Last modified on 9 November 2014, at 19:16

in the hole

EnglishEdit

AdjectiveEdit

in the hole (comparative more in the hole, superlative most in the hole)

  1. (idiomatic) Having suffered net losses; in debt.
    • 1993, Shelby Foote, introduction to Stephen Crane, The Red Badge of Courage, The Modern Library (1993), ISBN 9780679641292, unnumbered pages:
      Further testimony to his commercial incompetence lay in the fact that, at fifty cents a copy, a complete sellout would have left him worse than $300 in the hole—proof enough, if proof was needed, that it wasn't primarily money he was after; it was fame.
    • 1999, Dwight Ott, "A Share Of Bridge Tolls For Camden?", Philadelphia Inquirer, 18 June 1999:
      Finance Director Robert Law added that even if Camden laid off all of its civilian employees, it would still be millions in the hole.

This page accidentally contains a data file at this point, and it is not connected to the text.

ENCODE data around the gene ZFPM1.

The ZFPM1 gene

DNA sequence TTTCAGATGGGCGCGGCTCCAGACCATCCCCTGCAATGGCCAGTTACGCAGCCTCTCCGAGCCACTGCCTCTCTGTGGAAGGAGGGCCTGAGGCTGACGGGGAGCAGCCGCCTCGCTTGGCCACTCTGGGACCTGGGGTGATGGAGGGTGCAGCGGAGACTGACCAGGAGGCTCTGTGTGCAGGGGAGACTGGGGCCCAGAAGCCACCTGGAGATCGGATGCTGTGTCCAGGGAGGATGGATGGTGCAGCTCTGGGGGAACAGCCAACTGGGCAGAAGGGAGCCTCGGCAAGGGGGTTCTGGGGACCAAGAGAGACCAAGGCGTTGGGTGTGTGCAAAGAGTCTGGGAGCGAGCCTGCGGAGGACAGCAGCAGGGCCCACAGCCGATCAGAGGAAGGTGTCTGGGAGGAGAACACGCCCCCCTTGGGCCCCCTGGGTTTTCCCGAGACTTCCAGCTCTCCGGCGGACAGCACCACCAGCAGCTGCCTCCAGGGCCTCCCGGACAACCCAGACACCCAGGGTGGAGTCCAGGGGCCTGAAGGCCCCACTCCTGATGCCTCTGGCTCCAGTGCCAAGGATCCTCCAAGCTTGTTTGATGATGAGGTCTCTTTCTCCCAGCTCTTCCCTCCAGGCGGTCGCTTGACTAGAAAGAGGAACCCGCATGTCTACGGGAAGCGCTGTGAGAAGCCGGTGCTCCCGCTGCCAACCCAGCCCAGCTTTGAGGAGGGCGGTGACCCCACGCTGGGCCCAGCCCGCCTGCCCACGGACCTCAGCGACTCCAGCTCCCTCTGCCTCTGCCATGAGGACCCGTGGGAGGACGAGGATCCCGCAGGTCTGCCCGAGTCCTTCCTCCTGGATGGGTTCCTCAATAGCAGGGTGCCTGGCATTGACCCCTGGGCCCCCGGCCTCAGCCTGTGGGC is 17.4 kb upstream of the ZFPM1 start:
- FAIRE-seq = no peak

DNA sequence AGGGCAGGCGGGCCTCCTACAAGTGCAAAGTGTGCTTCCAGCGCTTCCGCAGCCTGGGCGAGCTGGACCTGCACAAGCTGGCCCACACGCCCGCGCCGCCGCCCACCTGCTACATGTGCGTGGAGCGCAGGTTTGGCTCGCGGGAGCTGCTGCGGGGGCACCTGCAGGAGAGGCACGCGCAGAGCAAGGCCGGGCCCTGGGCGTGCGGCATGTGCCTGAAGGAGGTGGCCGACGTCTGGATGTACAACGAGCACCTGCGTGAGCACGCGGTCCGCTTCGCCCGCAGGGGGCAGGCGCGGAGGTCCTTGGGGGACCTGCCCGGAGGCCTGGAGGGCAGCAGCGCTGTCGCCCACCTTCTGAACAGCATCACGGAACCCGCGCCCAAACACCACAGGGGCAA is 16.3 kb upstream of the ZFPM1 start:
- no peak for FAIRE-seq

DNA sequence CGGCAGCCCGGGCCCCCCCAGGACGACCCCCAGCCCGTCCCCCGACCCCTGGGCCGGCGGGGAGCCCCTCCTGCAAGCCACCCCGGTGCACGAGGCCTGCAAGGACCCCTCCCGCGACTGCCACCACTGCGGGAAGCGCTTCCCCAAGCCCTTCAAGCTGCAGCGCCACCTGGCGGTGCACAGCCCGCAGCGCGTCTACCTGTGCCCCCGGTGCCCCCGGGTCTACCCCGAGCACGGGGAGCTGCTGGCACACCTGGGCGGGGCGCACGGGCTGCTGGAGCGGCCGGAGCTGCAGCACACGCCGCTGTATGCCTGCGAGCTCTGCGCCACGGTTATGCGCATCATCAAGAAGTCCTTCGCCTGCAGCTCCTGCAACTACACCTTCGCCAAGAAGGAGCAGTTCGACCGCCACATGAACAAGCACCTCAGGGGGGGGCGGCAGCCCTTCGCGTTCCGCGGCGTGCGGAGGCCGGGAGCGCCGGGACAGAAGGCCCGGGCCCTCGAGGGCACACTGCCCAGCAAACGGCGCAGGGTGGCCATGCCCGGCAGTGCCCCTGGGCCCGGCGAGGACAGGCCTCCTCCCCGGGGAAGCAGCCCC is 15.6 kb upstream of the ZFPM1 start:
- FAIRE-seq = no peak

• 2011, Matt Prigge, "How 'Drive' Director Nicolas Winding Refn was influenced by 'Pretty Woman'", Philadelphia Weekly, 15 September 2011:
      Instead it was a critical and commercial bomb that put his production company millions in the hole, necessitating two Pusher sequels (in 2004 and 2005) to get him in the black.
  2. (stud poker) Of a card ("the hole card") which is dealt face down and thus unknown to all but its holder; hence (idiomatic) in reserve; in particular ace in the hole.

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